Opinion

Edward Hadas

Not all banks are alike

Edward Hadas
Jul 30, 2014 14:38 UTC

By Edward Hadas

The author is a Reuters Breakingviews columnist. The opinions expressed are his own.

Competition is fierce for the Bankers’ Bad Behaviour Award. Rate-rigging, client-fleecing, dishonest documentation, reckless trading and exorbitant pay were all widespread before the 2008 financial crisis, and faulty practices have proven remarkably persistent. It sounds like there is something wrong with all banks. The ethical problem, though, is not universal.

Many of today’s lenders do have deep and disconcerting similarities. Their culture has been shaped by a faulty ideology, the cult of the market. They believe that society gains from fierce competition among firms which aim only at maximising returns for shareholders. Leaders of such enterprises only pretend to care about the future for marketing purposes and think they have no ethical responsibilities beyond obeying the letter of the law.

Business people often profess belief in this creed, but in practice they typically rely far more on cooperation than on competition. They work in organisations which are mostly meritocratic bureaucracies that aim to minimise internal strife. Regulations and common standards limit the scope and intensity of fights for business with other organisations.

Banking used to be much like other industries; competition played a relatively minor role. Most banks’ prime goal was the provision of mutual financial aid for a fairly narrow group of people: local businessmen or farmers, church members, labour unions or residents of a neighbourhood or region.

Housing, the ultimate momentum trade

Edward Hadas
Jun 25, 2014 14:47 UTC

What will happen next in the housing market? The question comes up all the time in many countries, for an obvious reason: house prices jump around too fast for the good of the economy.

The price hyperactivity does not follow a uniform pattern around the world. Look at the indices of average prices for dwellings by nation, adjusted for inflation, compiled by the Bank for International Settlements. Since 2000, the real average price is up by 63 percent in the UK, by 49 percent in Switzerland and by 12 percent in the United States. The average Dutch price declined by 7 percent. In Germany, though, there has been so little house price action that BIS could only find data back to 2003. Since then, the average German price is down by a tiny 1 percent in real terms.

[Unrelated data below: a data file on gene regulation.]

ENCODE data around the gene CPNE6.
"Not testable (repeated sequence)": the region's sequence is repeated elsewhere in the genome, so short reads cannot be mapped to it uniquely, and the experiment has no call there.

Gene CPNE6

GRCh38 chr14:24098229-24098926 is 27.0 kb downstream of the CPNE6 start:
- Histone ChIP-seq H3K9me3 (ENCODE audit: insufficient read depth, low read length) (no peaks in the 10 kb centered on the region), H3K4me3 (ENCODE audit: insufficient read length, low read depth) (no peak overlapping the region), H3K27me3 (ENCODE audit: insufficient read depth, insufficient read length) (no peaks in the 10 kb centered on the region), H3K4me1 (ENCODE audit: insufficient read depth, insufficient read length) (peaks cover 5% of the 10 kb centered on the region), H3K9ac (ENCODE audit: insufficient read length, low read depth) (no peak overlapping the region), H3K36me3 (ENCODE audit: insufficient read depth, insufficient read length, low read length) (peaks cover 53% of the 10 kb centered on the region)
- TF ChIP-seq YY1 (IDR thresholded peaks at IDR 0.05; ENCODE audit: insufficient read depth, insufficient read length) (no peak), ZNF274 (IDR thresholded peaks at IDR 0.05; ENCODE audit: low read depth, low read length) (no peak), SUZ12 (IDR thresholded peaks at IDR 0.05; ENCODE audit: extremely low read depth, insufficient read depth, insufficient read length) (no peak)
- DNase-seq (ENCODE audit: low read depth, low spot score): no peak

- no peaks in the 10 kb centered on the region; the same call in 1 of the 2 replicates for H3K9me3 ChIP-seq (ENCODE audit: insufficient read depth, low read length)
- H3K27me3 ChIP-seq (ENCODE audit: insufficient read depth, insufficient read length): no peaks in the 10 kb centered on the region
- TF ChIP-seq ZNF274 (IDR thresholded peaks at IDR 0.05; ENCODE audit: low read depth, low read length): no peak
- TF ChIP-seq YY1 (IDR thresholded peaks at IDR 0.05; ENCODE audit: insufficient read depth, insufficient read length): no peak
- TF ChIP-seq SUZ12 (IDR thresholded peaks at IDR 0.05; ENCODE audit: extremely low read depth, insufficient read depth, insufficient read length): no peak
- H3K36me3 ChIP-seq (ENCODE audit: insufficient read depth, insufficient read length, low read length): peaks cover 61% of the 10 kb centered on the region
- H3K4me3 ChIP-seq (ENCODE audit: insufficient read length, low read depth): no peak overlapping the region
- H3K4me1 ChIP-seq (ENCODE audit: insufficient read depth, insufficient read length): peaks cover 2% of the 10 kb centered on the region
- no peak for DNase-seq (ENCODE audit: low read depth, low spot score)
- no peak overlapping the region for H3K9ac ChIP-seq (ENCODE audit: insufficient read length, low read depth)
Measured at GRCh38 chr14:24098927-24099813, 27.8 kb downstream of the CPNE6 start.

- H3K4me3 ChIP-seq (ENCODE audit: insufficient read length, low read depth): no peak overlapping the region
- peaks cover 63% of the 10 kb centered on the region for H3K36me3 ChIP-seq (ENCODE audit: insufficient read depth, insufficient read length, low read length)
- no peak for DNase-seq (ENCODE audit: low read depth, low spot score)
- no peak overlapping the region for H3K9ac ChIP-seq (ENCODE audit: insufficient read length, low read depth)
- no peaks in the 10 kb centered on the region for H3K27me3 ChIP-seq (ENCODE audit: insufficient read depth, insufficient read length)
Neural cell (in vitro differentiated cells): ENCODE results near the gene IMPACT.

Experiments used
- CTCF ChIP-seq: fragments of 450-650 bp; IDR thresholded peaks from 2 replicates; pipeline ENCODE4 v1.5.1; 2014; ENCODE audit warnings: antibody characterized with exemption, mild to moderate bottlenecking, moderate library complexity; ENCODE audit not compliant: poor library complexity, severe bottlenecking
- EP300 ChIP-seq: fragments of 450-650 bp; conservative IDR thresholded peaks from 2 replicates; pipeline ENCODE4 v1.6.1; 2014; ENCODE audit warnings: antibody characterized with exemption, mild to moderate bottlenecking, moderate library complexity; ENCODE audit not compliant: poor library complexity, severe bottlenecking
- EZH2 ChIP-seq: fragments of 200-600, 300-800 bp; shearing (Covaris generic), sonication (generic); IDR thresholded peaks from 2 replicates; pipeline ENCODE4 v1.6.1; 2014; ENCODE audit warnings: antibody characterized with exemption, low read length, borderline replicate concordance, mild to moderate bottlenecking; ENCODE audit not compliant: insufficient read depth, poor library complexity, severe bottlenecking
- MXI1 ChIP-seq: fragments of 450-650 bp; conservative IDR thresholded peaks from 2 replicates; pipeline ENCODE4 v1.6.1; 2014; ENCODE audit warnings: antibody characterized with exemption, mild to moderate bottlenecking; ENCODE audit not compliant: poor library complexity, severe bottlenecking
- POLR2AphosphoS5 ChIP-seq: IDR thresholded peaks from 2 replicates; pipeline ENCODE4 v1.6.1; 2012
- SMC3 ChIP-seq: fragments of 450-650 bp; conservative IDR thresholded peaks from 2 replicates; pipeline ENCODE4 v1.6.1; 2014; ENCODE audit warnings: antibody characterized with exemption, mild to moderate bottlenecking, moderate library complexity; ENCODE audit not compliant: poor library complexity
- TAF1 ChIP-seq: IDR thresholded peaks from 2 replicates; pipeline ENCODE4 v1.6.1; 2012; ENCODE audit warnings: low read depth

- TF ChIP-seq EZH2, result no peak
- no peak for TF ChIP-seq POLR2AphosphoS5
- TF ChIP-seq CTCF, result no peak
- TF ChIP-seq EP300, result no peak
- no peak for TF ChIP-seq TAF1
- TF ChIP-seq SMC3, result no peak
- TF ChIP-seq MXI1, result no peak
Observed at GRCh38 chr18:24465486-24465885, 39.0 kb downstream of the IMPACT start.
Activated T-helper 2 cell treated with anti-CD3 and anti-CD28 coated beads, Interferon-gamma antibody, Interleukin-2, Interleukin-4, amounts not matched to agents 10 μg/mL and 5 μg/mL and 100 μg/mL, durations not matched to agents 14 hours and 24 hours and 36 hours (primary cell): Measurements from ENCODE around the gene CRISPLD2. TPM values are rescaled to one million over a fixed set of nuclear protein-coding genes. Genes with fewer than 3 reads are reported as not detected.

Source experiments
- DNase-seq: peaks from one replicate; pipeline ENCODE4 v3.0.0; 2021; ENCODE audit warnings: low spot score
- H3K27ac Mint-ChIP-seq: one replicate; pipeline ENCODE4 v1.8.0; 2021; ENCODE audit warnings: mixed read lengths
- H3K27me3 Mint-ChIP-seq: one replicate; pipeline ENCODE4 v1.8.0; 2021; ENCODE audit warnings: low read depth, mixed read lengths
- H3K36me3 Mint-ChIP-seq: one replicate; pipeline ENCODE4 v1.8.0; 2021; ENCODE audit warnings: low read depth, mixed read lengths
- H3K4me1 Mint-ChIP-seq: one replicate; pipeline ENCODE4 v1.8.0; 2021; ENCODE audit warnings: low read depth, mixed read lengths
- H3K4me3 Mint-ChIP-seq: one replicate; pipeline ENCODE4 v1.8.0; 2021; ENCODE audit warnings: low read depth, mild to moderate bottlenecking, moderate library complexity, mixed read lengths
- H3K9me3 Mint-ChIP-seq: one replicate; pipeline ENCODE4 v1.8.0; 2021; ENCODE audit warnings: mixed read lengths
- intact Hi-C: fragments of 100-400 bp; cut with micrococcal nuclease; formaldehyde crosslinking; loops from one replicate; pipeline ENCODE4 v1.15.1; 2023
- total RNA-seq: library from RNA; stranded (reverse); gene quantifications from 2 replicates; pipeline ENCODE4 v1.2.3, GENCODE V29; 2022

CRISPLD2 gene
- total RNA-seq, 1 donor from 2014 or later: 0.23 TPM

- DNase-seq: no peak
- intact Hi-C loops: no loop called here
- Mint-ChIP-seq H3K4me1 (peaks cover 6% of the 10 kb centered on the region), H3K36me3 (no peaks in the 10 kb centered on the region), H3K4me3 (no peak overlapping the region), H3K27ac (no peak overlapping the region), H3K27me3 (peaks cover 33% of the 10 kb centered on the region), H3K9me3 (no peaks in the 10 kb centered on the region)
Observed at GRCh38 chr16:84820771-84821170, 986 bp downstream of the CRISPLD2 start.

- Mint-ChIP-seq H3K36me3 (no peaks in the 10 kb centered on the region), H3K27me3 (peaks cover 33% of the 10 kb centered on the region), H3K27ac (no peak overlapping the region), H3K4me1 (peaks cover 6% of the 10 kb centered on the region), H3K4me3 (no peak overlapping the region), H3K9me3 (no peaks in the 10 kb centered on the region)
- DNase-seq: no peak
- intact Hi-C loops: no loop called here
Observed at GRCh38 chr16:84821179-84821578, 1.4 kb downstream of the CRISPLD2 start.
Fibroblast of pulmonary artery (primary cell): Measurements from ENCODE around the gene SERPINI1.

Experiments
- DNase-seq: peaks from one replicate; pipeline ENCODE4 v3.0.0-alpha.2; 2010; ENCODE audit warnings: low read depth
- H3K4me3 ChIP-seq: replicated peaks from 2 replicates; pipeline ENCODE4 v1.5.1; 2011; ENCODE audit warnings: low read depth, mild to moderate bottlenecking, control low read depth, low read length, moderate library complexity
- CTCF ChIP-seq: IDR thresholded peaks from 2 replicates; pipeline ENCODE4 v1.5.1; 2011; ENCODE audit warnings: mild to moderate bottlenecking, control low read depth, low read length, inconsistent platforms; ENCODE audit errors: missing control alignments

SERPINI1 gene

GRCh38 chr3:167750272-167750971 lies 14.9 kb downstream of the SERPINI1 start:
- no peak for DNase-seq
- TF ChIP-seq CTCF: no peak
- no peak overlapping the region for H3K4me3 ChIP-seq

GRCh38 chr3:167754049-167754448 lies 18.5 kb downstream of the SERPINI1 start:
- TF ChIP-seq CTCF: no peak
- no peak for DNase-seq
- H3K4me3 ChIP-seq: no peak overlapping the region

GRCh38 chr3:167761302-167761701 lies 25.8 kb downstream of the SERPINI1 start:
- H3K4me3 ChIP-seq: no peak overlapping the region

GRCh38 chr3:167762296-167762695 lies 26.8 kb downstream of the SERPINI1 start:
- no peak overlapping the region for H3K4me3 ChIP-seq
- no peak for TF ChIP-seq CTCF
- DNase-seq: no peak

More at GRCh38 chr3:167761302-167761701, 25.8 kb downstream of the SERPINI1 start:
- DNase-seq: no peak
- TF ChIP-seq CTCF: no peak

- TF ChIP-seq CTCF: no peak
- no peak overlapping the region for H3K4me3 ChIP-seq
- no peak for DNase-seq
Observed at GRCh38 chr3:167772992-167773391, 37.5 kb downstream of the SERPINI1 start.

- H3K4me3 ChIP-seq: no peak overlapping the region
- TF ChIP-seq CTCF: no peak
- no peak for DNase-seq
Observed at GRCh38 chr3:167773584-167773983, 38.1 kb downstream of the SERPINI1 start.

Basic economic indicators – GDP growth, employment levels and general price levels – can explain almost none of this variation. The patterns in the American and European economies over the last 13 years have been far more similar than the house price trends.

Bitcoin is a step back not forward

Edward Hadas
Nov 27, 2013 16:00 UTC

The developers of bitcoin are trying to show that money can be successfully privatised. They will fail, because money that is not issued by governments is always doomed to failure. Money is inevitably a tool of the state.

Bitcoin relies on thoroughly contemporary technology. It consists of computer-generated tokens, with sophisticated algorithms guaranteeing the anonymity, transparency and integrity of transactions. However, the monetary philosophy behind this web-based phenomenon can be traced back to one of the oldest theories of money.

Economists have long declared that currencies are essentially a tool to increase the efficiency of barter, which they consider the foundation of all organised economic activity. On this view, money is a convenient instrument used by individuals to get things done. It is not inherently part of the apparatus of government.

Has quantitative easing worked?

Edward Hadas
Sep 4, 2013 15:05 UTC

It is nearly five years since the U.S. Federal Reserve slid into quantitative easing, the deployment of artificially created money into the bond market. QE and a prolonged period of near-zero interest rates have been the highlights of post-crisis monetary policy. That era is far from over, but it has lasted long enough for a preliminary judgment of monetary policy – especially as the Fed says it is now preparing to “taper” its bond purchases. My verdict: QE could have been worse, and it should have been better.

We know that policymakers might have done a worse job, because that is what they did in 1929, the last time a cross-border credit boom ended in a cross-border credit bust. Today’s central bankers have done better than their professional ancestors. In the 1930s, central bankers in many countries presided over debilitating deflation, and failed to prevent banking crises. This time, prices have neither collapsed nor exploded, and Lehman Brothers was the only big financial institution to topple.

While monetary policy helped stabilise economic and financial conditions, government bank rescues, large fiscal deficits and the automatic benefits of welfare states all played more important roles. The central banks’ support of weak institutions, and, in the euro zone, of weak governments was more important than their monetary policy.

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